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    Chapter 4 of "fields and waves in communication electronics" by ramo, whinnery and van duzer addresses this to some degree as well (at least in 2nd edition that I learned from). I have not spent any time with Kraus' book so I don't know which is better, but most university libraries should have some edition of Ramo and Kraus, as they are well known classics.

    jason

    edit: just thought I would give an example from ramo: they compute the impedance of round wires and you do indeed find both a resistive and an inductive part, as you would expect. My copy of the book is at work right now so I cannot think of other examples.
     
    Last edited: Jun 20, 2013
  7. Jun 20, 2013 #6

    lurflurf

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    What do you want more depth in?
    -The exact assumptions
    -When the assumptions are plausible
    -How much error we introduce
    -What to do when the assumption fails

    Yes we have in our low frequency limit an explicit magneto static assumption that clearly fails for inductors. As you know circuit books tend to ignore this completely or just state it is unimportant. One thing that can be done (other than ignoring the problem) is throwing terms (displacement currents, batteries and what have you) in to compensate, but I think that is confusing. He is something about it

    http://ocw.mit.edu/courses/physics/...etism-spring-2002/lecture-notes/lecsup315.pdf
    http://ocw.mit.edu/courses/physics/...netism-spring-2002/lecture-notes/lecsup41.pdf
     
  8. Jun 21, 2013 #7
    I have a hold on this one (1st ed.) and the Kraus 1st edition, so we'll see what happens when they get in.

    I guess the first two points are really what I want more info on. Some quantification of the error would also be nice to see. What to do when the assumptions fail isn't really a concern for me right now, as long as the assumptions still cover the "calculate resistance, capacitance, and inductance of this structure" problems that you would typically see in an undergrad E&M book for EE. For example, the assumptions in lumped matter discipline are clear and well laid out, but they're pretty restrictive and don't cover a lot of the cases where this theory is used (e.g. transmission lines).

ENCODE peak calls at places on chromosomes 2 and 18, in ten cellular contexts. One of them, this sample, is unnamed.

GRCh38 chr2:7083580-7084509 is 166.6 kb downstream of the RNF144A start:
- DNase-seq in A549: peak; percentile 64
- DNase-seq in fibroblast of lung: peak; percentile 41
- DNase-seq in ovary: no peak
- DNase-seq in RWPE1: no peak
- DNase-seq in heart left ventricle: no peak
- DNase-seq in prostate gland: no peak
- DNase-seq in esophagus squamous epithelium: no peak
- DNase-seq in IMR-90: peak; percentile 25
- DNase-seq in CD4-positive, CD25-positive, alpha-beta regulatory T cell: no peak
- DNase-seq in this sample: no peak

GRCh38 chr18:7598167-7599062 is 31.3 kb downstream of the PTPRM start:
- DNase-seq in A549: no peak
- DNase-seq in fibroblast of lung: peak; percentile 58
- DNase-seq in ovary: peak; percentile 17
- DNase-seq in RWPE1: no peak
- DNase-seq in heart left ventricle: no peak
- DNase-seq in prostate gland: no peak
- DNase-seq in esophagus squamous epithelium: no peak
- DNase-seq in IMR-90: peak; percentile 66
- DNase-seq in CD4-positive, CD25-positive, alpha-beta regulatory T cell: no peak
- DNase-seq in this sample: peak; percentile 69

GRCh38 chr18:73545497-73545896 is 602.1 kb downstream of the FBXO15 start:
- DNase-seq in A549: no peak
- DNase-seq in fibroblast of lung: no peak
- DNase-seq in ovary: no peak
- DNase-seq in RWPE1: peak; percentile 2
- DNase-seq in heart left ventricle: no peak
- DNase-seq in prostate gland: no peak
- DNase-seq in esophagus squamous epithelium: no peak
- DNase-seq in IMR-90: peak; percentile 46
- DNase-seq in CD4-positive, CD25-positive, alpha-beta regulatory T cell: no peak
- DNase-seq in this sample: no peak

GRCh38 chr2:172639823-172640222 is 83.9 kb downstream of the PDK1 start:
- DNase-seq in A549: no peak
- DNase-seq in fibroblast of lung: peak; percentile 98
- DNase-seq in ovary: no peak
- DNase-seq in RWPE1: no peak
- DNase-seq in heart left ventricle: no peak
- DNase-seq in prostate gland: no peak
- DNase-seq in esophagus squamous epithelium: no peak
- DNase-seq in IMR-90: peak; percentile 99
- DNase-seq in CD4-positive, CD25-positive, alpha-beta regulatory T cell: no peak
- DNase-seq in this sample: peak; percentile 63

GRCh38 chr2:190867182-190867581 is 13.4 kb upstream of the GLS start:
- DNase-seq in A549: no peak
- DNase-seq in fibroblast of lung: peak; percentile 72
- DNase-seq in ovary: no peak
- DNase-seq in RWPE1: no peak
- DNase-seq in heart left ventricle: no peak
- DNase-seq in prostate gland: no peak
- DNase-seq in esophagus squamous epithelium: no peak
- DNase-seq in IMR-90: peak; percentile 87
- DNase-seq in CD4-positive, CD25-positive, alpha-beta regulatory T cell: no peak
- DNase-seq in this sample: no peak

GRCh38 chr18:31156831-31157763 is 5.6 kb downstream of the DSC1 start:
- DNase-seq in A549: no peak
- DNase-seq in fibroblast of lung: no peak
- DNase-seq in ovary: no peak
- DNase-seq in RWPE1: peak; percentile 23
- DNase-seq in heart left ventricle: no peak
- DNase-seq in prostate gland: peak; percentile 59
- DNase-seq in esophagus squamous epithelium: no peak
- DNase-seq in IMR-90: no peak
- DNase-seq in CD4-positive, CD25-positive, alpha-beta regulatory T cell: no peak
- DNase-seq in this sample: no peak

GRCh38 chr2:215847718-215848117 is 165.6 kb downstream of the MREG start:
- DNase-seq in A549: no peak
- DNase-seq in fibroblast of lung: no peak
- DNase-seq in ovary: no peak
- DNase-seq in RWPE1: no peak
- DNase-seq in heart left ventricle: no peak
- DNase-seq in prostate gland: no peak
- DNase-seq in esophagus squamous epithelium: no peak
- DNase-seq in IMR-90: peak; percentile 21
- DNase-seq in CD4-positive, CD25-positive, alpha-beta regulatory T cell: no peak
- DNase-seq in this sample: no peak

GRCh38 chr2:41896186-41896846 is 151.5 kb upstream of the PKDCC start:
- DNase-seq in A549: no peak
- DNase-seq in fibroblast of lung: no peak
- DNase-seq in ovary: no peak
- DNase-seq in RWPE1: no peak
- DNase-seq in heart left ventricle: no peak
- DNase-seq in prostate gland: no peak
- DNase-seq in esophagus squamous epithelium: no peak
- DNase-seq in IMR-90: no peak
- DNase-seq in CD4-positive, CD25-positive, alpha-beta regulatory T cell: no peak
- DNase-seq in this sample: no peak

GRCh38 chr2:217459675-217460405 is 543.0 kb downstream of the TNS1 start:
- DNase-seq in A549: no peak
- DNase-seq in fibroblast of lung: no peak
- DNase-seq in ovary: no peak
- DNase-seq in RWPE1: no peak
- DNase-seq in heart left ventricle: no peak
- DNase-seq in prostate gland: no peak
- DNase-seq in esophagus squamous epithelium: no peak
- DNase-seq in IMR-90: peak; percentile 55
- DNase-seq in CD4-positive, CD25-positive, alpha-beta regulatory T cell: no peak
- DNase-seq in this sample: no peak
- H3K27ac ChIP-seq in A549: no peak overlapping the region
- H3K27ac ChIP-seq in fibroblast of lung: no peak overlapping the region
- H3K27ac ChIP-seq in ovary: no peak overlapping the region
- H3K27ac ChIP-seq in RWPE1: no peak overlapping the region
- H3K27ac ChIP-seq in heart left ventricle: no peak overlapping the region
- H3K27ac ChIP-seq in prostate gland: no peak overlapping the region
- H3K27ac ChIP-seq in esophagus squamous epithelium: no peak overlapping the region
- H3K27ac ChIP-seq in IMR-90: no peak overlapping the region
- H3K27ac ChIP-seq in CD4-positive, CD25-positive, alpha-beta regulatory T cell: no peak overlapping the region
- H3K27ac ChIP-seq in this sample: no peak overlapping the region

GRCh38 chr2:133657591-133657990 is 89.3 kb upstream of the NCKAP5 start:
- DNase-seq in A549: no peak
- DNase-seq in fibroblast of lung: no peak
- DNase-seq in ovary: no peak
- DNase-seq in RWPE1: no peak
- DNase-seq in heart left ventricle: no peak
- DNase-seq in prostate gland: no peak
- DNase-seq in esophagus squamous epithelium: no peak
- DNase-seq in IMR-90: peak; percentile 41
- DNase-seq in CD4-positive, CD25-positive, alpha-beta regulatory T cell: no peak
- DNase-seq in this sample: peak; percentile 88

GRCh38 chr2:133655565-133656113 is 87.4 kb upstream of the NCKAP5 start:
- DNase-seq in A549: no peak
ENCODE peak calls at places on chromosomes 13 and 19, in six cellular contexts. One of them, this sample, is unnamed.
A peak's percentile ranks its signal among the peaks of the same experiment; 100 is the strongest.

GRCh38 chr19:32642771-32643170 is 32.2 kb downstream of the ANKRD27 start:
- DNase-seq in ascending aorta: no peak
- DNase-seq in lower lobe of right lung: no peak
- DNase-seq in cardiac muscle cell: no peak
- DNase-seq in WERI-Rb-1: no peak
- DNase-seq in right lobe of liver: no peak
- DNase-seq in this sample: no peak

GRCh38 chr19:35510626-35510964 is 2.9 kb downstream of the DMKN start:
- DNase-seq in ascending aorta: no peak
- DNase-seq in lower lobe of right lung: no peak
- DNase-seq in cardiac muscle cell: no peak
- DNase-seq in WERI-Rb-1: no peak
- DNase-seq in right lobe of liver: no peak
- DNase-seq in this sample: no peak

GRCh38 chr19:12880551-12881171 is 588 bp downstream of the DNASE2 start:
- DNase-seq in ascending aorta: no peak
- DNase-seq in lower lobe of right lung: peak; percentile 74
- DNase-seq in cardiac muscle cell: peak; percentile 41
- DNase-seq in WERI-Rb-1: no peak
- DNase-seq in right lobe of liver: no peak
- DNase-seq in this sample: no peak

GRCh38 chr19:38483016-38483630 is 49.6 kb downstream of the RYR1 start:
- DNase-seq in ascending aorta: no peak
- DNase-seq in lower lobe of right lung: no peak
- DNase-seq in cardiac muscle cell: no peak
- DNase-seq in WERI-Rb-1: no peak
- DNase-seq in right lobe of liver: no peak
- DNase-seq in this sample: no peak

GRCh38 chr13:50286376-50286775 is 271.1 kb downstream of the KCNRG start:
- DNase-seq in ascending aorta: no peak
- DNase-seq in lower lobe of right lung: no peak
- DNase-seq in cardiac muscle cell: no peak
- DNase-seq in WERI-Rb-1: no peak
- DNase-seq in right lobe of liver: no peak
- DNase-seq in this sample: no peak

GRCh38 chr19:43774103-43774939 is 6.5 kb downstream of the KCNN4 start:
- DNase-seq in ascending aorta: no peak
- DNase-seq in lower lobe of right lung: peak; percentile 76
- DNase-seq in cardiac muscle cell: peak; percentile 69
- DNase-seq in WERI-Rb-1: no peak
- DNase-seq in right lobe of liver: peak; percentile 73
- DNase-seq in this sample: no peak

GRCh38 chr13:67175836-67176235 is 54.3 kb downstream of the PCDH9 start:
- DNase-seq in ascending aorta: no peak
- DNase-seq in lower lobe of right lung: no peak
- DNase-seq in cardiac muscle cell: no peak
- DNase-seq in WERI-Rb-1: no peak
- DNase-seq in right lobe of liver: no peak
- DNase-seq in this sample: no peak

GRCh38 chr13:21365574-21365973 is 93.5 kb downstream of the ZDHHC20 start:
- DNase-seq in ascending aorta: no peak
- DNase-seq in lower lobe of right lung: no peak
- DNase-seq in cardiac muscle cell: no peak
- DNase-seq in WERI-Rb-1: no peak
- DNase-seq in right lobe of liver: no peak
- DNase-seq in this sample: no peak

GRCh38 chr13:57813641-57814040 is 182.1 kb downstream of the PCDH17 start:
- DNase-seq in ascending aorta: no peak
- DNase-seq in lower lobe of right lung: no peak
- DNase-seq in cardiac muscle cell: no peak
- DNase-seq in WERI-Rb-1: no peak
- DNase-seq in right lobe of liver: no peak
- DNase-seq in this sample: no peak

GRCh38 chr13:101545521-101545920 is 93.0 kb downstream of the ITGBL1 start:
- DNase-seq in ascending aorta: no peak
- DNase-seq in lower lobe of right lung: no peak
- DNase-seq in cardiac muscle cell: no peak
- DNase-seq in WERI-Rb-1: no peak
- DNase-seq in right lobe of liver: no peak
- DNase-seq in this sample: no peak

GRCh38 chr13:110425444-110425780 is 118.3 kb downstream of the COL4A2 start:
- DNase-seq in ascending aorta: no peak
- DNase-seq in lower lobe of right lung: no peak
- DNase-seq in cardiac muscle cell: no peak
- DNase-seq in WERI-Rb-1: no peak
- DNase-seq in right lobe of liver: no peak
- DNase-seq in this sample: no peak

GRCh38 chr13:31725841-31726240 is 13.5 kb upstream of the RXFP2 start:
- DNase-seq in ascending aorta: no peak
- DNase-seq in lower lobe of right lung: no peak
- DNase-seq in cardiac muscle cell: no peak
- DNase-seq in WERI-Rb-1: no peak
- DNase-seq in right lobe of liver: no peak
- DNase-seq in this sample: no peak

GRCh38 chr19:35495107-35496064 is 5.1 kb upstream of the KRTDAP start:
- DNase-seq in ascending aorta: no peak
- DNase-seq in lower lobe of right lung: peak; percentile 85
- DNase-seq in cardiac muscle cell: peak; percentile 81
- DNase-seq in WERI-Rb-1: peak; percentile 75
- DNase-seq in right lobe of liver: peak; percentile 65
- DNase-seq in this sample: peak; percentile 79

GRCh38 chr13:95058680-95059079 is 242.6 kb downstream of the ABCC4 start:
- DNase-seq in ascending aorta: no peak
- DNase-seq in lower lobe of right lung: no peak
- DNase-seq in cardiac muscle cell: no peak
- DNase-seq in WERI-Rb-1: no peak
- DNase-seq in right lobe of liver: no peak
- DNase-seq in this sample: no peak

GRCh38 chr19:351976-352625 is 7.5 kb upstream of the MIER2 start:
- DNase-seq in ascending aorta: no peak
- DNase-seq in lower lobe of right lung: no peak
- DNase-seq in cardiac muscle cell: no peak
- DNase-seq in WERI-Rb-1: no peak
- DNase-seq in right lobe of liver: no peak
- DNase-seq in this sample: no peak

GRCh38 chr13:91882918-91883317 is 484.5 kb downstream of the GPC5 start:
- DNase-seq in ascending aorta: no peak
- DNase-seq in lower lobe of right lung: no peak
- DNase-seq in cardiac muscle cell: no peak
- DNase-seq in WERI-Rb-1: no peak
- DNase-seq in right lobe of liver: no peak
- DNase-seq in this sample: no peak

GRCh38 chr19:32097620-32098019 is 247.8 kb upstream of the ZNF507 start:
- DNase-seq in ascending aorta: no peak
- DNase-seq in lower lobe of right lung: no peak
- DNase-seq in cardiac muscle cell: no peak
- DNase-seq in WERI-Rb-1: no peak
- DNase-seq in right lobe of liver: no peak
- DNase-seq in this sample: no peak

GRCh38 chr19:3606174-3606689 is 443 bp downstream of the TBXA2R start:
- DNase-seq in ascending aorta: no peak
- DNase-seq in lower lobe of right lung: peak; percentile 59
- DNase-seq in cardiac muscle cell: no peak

9. Jun 23, 2013 #8
    This resonated with me, because my EM course notes had a chapter dedicated to this specifically. I think it was mostly based off the book by Reitz (Foundations of EM Theory, similar to Griffiths but much older), since the book focuses a lot on the microscopic fundamentals of EM theory.

    A good exercise I remember seeing is to derive KCL and KVL from Maxwell's equations and charge conservation for a circuit with slowly varying currents (or similarly, a transmission line long enough that the period of the signal is << the travel time), I don't remember the details right now but the derivations were very simple and intuitive.
     
  10. Jun 28, 2013 #9
    I just got my hands on the first edition from my school's library, and it's been very helpful! Depending on how I like the rest of the material, I might actually pick up a copy of this one.
     
  11. Jun 28, 2013 #10

    jasonRF

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    If you do decide to pick up a copy, I do not recommend spending the extra money it will cost for the 3rd edition. I compared it to my 2nd edition copy, and there are maybe 20 pages of extra stuff. "Very good" condition used copies of the 2nd edition can be found on amazon for $10 + shipping. I've used my copy so much over the past 20 years that it is getting pretty worn out - at some point I will have to pick up another copy!

    jason